Movie Star Adam Garcia Is Heading To CC

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Movie Star Adam Garcia Is Heading To CC

We are so pleased to Welcome Mr Garcia to our CC dance studios on Sunday 28th October 2018. He will be hosting a Tap master class to dancers (along with some of our yummy mummies) from around West Yorkshire.
Garcia was born in Wahroonga, New South Wales. His father is from Colombia. Garcia left university to take the role of Slide in the production of the musical Hot Shoe Shuffle, which toured Australia for two years before transferring to London, England. He remained in London to act in West End musicals.

Garcia’s career as a film actor began in 1997, when he played Jones in Wilde, a film about Oscar Wilde. Garcia played Tony Manero in the stage version of Saturday Night Fever, which ran from 1998-99 in London. Garcia reached number 15 in the UK singles chart in 1998, with his cover version of the Bee Gees song “Night Fever”, taken from the film version of Saturday Night Fever (1977).
His second feature-film performance was a major role in the 2000 film Coyote Ugly. Later in 2000, he played the role of Sean in Bootmen. In 2003, he voiced the title character in the film Kangaroo Jack. In 2004, he also played alongside Lindsay Lohan and Megan Fox in Confessions of a Teenage Drama Queen, as the character Stu Wolff, a drunk rock star, who is part of the band Sidarther and is, in Lola’s words, “a greater poet than Shakespeare”.

In 2006–07, he starred as Fiyero in the original London production of Wicked alongside Idina Menzel (later replaced by Kerry Ellis) and Helen Dallimore. He previously played the role during the show’s early Broadway workshops in 2000. In late 2008, Garcia appeared in two ITV dramas, Britannia High in which he plays the dance teacher, and Mr Eleven, a two-part comedy/drama alongside Michelle Ryan and Sean Maguire. In January 2010, Garcia appeared with Ashley Banjo and Kimberly Wyatt as a judge on the reality show Got To Dance.

In 2011, Garcia was cast in The Hen Do.[2] In 2012, Garcia appeared in Cole Porter’s Kiss Me, Kate at the Chichester Festival Theatre, directed by Trevor Nunn and choreographed by Stephen Meare. Garcia became the fourth judge on the 2013 Australian version of Dancing with the Stars.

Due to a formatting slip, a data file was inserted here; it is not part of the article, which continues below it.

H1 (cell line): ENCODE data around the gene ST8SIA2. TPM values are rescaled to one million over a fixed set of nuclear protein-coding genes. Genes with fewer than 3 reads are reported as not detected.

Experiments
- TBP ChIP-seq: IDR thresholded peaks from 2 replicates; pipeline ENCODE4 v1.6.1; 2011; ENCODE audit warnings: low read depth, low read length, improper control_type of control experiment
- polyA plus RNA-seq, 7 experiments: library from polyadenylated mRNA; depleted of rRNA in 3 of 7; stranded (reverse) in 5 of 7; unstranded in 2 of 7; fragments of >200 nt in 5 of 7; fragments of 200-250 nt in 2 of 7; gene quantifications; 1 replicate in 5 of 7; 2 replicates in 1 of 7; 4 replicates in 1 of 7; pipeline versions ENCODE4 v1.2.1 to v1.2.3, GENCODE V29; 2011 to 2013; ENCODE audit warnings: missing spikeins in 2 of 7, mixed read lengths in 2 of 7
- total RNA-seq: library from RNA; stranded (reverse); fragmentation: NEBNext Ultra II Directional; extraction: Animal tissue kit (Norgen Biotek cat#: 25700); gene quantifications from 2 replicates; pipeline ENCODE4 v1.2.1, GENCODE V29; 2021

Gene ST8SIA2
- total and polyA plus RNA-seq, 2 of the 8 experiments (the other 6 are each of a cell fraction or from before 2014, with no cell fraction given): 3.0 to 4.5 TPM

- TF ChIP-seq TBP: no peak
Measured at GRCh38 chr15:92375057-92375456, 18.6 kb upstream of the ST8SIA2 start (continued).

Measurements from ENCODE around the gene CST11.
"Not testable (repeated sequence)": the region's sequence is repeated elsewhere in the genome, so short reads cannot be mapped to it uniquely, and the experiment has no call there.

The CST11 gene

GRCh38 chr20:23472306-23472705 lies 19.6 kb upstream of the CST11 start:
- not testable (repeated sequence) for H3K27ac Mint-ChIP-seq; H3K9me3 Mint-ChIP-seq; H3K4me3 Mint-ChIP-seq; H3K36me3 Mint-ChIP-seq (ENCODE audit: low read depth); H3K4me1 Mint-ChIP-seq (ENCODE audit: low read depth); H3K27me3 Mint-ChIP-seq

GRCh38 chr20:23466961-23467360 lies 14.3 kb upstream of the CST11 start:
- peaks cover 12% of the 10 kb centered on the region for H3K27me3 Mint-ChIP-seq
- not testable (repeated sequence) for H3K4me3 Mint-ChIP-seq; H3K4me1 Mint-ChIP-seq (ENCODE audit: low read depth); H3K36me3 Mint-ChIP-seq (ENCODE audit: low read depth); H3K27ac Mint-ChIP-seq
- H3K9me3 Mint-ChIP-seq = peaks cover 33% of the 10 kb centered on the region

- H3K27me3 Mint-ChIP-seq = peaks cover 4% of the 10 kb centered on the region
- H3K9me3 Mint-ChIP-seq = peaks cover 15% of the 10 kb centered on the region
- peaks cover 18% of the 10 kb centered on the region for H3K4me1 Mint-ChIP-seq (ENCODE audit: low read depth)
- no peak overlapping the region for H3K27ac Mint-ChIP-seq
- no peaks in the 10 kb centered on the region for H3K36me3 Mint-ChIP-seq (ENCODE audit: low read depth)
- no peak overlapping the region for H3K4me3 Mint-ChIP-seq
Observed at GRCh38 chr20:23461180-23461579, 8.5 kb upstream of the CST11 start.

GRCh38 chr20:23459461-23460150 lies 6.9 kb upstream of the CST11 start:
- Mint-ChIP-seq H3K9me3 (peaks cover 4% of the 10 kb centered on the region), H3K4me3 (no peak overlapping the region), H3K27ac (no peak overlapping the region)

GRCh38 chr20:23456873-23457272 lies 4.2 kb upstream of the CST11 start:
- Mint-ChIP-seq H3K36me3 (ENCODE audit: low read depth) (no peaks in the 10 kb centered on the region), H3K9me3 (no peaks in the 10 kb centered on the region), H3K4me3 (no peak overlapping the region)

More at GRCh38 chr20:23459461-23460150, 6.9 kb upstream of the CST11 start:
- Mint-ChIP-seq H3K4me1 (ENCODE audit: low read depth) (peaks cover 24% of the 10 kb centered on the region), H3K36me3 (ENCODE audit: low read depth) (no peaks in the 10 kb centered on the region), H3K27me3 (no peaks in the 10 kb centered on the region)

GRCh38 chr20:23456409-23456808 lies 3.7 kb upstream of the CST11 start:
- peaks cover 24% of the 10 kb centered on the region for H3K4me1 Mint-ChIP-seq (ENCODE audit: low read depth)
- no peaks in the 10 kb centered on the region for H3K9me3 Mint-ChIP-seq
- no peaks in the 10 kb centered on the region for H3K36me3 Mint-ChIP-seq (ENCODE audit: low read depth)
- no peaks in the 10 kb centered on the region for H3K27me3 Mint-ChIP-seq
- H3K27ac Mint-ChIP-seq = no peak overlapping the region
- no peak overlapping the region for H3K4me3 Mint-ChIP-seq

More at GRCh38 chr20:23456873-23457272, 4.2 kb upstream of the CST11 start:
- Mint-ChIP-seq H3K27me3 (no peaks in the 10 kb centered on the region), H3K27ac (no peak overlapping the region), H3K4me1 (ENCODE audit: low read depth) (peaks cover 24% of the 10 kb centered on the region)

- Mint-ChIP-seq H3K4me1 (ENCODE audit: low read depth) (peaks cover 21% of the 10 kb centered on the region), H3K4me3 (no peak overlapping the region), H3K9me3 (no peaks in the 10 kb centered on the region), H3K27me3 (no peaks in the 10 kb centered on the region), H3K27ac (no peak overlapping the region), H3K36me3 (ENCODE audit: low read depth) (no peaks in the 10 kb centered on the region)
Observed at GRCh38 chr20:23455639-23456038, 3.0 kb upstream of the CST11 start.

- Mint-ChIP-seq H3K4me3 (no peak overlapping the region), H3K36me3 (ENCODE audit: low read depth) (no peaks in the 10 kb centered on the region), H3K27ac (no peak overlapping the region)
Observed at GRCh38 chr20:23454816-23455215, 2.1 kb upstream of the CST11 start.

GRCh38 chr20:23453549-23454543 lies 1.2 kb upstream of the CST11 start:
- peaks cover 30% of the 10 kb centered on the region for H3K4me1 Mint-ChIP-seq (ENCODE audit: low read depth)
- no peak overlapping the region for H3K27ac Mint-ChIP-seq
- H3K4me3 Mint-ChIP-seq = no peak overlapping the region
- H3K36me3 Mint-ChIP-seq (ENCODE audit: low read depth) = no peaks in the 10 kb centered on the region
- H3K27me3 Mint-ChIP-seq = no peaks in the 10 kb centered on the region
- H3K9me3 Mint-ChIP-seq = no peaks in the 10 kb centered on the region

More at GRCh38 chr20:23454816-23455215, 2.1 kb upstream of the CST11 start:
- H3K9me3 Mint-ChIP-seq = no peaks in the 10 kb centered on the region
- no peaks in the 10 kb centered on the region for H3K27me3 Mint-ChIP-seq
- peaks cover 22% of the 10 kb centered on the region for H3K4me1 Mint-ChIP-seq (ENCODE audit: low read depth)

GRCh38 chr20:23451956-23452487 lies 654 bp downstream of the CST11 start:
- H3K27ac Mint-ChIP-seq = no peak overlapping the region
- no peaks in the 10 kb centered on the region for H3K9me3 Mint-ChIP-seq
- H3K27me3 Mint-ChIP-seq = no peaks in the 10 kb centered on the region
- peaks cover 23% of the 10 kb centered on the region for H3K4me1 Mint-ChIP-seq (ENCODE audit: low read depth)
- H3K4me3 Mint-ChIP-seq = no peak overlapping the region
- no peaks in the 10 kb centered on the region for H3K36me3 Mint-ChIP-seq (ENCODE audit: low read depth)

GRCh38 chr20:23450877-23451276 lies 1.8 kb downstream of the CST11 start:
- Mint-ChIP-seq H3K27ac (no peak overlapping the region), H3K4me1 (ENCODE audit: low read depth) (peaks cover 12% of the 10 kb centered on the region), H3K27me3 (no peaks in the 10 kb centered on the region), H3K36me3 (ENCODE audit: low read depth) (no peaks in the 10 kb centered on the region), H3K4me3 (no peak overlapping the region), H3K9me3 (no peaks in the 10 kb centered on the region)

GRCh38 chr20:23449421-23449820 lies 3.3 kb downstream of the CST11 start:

In 2011-12, Garcia was in Threesome, a British television sitcom which began airing on 17 October 2011 on Comedy Central and Comedy Central HD. It was the first original scripted comedy commissioned by Comedy Central and produced by Big Talk Productions.[3]
On 26 March 2015, he married Nathalia Chubin in London.

In 2018 Garcia was casted in Dance Boss an Australian reality television dance competition on the Seven Network presented by Dannii Minogue. Garcia will be a judge alongside singer and dancer Timomatic and actress and performer Sharni Vinson.

Tap is a big part of what we do at CC Dance. For those that are unsure of what tap is, let me explain. Tap dance is a type of dance characterized by using the sounds of tap shoes striking the floor as a form of percussion. The sound is made by shoes that have a metal “tap” on the heel and toe. There are several major variations on tap dance including: rhythm (jazz) tap, classical tap, Broadway tap, and post-modern tap. Broadway tap is rooted in English theatrical tradition and often focuses on formations, choreography and generally less complex rhythms; it is widely performed in musical theatre. Rhythm tap focuses on musicality, and practitioners consider themselves to be a part of the jazz tradition.

Classical tap has a similarly long tradition which marries European “classical” music with American foot drumming with a wide variation in full-body expression. Post-modern or contemporary tap has emerged over the last three decades to incorporate abstract expression, thematic narrative and technology.
There are different brands of shoes which sometimes differ in the way they sound. “Soft-shoe” is a rhythm form of tap dancing that does not require special shoes, and through rhythm is generated by tapping of the feet, it also uses sliding of the feet (even sometimes using scattered sand on the stage to enhance the sound of sliding feet) more often than modern rhythm tap. It preceded what is currently considered to be modern tap, but has since declined in popularity.

To find out more about what Tap classes we offer, get in touch today.